US presidential contender tweet sets her apart from Barack Obama stance slammed as “hypocritical” by campaigners
By Megan Darby
Hillary Clinton has come out against drilling for oil in the Arctic, the day after Shell got its final approval to go ahead.
By opposing the expansion of oil’s frontiers, the Democratic presidential contender set herself apart from incumbent Barack Obama’s stance.
In a tweet, she aligned herself with campaigners who argue searching for oil in the hostile polar conditions “fails the climate test”.
The Arctic is a unique treasure. Given what we know, it’s not worth the risk of drilling. -H
— Hillary Clinton (@HillaryClinton) August 18, 2015
The US government has given Shell all the permits it needs to sink wells in the Chukchi Sea, off the coast of Alaska.
But expanding oil’s frontiers is at odds with holding global warming to safe levels, Greenpeace and Oil Change International argue in a new report.
David Turnbull, campaigns director of Oil Change International, said the decision to award the permit shows a “catastrophic disconnect” energy policy and climate imperatives.
US president Barack Obama is undermining his claim to leadership on climate change by allowing it, he added.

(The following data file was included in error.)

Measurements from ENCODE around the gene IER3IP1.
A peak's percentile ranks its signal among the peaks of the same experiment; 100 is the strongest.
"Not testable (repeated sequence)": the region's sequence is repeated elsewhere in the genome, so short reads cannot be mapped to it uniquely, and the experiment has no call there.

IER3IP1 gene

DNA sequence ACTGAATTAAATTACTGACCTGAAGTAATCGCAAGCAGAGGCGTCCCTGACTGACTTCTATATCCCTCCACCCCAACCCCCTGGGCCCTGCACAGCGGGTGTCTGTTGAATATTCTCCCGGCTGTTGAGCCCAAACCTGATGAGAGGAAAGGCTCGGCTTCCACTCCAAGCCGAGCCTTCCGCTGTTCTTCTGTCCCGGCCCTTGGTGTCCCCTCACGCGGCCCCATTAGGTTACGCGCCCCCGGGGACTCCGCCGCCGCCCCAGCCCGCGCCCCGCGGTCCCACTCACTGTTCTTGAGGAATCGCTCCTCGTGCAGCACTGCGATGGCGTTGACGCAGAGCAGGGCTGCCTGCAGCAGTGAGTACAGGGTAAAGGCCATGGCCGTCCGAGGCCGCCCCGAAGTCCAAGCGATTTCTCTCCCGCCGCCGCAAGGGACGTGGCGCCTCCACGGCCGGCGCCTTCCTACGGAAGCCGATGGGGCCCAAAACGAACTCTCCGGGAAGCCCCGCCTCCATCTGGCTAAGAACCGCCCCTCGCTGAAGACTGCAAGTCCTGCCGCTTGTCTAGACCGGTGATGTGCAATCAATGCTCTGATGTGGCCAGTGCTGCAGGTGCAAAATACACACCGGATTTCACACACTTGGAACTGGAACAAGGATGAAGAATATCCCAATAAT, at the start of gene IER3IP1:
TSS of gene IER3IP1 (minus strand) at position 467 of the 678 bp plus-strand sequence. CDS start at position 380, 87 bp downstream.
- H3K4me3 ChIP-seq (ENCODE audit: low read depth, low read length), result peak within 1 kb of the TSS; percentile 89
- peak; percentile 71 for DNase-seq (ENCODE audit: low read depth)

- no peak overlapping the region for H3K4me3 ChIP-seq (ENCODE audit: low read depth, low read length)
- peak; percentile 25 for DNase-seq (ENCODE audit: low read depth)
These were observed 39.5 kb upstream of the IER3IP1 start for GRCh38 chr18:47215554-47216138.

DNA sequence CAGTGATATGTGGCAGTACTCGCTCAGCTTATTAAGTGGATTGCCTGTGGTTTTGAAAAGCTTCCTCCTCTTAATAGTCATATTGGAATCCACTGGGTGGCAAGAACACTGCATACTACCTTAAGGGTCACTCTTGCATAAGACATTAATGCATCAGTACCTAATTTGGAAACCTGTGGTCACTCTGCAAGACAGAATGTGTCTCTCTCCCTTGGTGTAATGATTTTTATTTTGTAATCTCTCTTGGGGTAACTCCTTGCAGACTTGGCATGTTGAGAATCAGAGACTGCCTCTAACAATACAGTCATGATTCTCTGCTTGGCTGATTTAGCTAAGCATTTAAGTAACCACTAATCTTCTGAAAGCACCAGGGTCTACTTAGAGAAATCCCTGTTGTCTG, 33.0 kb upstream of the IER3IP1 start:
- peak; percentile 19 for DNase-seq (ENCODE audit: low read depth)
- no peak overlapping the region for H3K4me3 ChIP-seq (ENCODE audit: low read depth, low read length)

“Arctic oil is simply unburnable in a climate-safe future, and the rising movement to stop Arctic drilling will continue to make this fact loud and clear.”
It comes ahead of a summit of Arctic nations in Anchorage, Alaska, to discuss climate change at the end of this month.
Obama has released a video highlighting the impact global warming is already having in the region.
“In Alaska glaciers are melting,” he said. “The hunting and fishing upon which generation have depended for a way of life and their jobs are being threatened.”
Campaign group 350.org accused the president of hypocrisy.
Executive director May Boeve said: “It’s hypocritical for the Obama administration to issue another permit allowing Shell to drill in the Arctic Ocean just weeks before visiting melting glaciers in Alaska.
“If this White House is serious about its legacy on climate action, it’s time to stop the doublespeak and finally begin aligning the action with the rhetoric.”
The NGOs’ report draws on the latest assessment of climate science from Intergovernmental Panel on Climate Change (IPCC).
Governments, including the Obama administration, have agreed to limit global temperature rise to 2C above pre-industrial levels.
To stand a decent chance of achieving that, the IPCC concluded no more than 1 trillion tonnes of carbon dioxide can be released.
Yet scientists estimate proven fossil fuel reserves, if burned, would emit 4-7 times that amount.
More recent research from UCL, a leading UK university, broke that down to show which reserves were “unburnable” across the world.
Arctic oil should be off-limits, lead author Paul Ekins advised.
Boeve promised to continue putting pressure on the president to halt drilling in the region.